From Drought to Downpour


An artist’s rendition of California’s flooded State Capitol circa 1862
An artist’s rendition of California’s flooded State Capitol circa 1862

“Extreme river and creek flooding has broken many records, and swept away hundreds of homes”  -CNN, May 2014

“The frequent sight of houses floating, air-like, along the swift current was novel indeed, some of them being upright, some bottom up” -Union Democrat, December 1861

Two similar quotes that strangely tie events from today into our roots from the past. The first quote is from present day Texas, where millions of dollars in infrastructure damage has lead the President to declare the event a major disaster. The second is a piece from our own state’s history, an event not often mentioned in the textbooks or the classroom.

If you grew up in Northern California you’ll undoubtedly remember being given a small pan filled with rocks and soil to sift through in search of that infamous, luminous element known as gold. But how many of you remember being told the stories of our state capitol underwater just a decade after we discovered gold, our own governor having to be rowed from his house to the capitol building for his inauguration, or of the thousands that lost their possessions, property, or even their lives because of a torrential downpour that lasted 43 days straight?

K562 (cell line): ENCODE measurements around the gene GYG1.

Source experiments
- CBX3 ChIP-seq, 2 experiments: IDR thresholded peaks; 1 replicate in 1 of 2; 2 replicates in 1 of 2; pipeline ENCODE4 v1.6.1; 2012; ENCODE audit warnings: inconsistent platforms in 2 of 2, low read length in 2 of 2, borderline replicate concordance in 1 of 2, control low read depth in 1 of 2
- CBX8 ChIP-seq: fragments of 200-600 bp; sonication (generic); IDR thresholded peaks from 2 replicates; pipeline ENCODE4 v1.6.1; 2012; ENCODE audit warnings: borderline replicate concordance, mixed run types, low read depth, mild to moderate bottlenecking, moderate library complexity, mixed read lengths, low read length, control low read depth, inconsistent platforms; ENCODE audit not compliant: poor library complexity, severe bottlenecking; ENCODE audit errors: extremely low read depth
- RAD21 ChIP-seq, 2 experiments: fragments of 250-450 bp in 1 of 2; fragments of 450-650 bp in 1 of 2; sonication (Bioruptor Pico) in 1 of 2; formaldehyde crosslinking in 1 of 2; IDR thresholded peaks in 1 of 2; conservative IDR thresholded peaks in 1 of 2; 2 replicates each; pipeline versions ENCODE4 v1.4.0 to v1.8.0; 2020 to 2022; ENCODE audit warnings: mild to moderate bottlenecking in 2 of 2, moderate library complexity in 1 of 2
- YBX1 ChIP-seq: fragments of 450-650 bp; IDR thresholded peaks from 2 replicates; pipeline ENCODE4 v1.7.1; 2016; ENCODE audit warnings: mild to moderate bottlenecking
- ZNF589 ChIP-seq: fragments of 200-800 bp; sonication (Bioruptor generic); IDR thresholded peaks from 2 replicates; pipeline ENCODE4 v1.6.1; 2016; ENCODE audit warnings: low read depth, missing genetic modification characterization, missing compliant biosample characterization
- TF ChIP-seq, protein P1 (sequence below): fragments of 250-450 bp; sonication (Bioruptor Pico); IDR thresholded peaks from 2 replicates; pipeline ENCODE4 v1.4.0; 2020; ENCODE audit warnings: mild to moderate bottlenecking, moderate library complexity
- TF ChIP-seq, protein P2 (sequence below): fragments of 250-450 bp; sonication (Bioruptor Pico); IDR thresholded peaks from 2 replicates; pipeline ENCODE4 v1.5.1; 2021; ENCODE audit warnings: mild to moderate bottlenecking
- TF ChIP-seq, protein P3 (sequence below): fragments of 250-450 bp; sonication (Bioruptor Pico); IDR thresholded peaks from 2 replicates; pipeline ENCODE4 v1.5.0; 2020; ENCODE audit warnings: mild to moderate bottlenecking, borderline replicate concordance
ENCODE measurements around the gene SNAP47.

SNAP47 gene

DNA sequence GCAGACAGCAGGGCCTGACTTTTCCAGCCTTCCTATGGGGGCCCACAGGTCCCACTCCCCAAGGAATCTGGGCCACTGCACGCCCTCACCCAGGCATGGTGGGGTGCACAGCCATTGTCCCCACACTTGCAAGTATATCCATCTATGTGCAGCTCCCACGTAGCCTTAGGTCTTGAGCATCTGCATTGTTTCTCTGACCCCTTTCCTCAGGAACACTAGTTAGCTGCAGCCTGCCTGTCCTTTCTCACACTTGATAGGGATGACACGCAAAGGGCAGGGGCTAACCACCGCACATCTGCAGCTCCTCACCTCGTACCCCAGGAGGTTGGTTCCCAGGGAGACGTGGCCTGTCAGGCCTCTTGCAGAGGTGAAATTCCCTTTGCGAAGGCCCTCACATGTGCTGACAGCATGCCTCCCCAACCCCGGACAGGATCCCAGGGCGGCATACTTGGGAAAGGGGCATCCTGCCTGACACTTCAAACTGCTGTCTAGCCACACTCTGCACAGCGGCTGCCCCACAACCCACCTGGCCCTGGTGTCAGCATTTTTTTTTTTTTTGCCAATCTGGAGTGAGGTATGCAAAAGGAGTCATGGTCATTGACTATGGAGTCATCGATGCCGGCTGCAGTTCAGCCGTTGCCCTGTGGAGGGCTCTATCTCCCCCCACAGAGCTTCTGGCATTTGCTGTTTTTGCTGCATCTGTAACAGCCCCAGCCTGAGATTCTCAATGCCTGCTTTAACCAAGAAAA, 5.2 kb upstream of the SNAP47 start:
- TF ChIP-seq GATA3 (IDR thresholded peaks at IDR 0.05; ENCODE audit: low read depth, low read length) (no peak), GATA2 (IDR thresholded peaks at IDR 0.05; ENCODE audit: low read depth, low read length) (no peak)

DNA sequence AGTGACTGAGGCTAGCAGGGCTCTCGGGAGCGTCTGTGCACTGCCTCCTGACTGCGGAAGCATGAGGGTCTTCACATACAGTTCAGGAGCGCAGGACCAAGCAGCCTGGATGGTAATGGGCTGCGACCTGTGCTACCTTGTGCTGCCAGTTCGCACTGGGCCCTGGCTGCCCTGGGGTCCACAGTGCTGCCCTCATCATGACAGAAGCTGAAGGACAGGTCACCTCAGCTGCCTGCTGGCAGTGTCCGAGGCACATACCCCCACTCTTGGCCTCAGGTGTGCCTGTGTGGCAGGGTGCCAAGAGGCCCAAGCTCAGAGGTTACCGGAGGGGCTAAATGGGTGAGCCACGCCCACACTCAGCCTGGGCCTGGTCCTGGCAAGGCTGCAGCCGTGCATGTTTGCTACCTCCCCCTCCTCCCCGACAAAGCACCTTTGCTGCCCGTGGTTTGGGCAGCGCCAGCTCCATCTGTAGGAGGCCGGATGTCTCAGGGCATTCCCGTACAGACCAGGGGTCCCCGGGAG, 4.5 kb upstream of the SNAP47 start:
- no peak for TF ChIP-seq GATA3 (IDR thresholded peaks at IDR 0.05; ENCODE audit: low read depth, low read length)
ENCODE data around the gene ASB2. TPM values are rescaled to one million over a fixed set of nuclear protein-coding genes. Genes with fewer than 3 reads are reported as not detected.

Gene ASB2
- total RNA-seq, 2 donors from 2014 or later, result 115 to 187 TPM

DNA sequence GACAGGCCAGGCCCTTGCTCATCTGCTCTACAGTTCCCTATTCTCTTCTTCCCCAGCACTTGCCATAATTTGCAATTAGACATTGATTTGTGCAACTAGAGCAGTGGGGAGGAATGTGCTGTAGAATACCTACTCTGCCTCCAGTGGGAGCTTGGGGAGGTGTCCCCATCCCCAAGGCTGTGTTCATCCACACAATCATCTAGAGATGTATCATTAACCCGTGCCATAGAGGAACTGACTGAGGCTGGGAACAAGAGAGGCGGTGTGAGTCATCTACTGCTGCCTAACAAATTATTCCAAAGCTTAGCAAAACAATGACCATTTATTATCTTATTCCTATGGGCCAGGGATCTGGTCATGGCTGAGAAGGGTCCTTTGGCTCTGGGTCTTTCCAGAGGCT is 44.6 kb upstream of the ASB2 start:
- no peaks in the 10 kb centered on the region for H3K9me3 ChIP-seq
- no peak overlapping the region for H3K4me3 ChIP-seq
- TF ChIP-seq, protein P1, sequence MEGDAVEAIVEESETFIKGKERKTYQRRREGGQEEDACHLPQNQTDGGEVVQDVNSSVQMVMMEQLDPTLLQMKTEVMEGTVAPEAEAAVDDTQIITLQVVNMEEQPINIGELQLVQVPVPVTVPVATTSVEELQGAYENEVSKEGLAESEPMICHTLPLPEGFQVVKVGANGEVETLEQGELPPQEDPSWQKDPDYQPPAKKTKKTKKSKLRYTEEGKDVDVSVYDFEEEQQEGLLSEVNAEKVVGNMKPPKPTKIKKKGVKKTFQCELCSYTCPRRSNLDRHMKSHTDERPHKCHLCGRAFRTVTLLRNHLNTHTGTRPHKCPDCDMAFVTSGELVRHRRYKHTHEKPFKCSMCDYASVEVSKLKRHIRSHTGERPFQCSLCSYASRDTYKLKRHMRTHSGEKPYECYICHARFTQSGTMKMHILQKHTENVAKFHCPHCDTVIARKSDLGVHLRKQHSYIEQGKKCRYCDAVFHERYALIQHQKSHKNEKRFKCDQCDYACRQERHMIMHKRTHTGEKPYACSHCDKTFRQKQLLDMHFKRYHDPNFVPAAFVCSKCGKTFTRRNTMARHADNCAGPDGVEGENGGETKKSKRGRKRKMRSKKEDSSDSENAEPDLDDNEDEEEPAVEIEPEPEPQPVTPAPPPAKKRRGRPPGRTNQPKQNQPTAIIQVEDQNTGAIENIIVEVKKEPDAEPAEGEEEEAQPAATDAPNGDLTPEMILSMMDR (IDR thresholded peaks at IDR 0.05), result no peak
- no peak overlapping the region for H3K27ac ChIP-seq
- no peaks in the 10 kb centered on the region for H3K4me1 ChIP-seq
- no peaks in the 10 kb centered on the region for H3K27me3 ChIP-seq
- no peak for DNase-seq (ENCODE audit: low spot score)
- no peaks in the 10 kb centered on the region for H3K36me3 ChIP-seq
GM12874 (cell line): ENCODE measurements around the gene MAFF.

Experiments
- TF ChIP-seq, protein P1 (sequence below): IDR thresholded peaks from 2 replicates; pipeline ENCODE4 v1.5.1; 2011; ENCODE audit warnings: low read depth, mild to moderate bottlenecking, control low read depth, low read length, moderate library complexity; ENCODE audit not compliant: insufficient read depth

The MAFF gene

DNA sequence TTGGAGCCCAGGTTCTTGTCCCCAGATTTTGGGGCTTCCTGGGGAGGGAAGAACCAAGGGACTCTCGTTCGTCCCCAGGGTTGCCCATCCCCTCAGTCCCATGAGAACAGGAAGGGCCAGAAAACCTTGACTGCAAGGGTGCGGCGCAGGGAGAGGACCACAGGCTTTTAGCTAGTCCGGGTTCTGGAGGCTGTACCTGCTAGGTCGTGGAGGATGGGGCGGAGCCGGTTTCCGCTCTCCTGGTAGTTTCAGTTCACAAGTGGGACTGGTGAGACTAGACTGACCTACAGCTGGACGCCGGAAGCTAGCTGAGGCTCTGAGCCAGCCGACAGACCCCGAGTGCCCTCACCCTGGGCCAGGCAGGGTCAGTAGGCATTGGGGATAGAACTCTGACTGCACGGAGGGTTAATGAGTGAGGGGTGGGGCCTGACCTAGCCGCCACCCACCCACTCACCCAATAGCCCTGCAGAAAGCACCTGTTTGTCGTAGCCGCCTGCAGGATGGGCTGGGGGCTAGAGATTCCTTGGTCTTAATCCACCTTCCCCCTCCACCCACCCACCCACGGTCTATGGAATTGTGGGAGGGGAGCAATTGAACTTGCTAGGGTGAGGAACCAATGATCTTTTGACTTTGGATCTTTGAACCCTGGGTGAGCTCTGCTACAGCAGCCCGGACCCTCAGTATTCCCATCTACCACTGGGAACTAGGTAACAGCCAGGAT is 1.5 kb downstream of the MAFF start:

History of a hundred year storm

The flood of 1861-1862 started off as a welcomed rain after a major drought throughout the state. While Native Americans of the Delta and Bay Area warned the post-gold rush era settlers of the floods that were about to ensue, many newly established citizens and towns were ill-prepared for such an event. What started as a quenching relief for many farmers soon turned into their worst nightmare, as the Central Valley turned into an inland lake and swelling rivers took down entire towns, a quarter of the state’s livestock, and thousands of lives.

The floods were so bad that, after attempting to run the state from underwater, legislatures decided to move the capitol from Sacramento to San Francisco until it could recover. While San Francisco was in better shape that the inundated Central Valley, most of the low lying areas around the Bay were covered in water. During the peak of the storm, so much water poured in from the Delta that our Bay shorelines didn’t experience low tide for a week.

Haven’t heard of the 1861-1862 flood before? It’s OK, neither had I until I caught one of Joel Pomerantz’s natural history lectures, but surely this is something we Bay Area residents should be aware of considering this was not some freak event but rather a natural occurrence.

Due for another downpour

Every 100-200 years we get a visit from the deceptively named “Pineapple Express”, or stream of warm air and moisture that starts at the equator and makes its way up the West Coast. What most meteorologists refer to as Atmospheric Rivers, these streams of warm air and moisture are important in the global water cycle and can bring up to four times the annual rainfall amount to areas of California.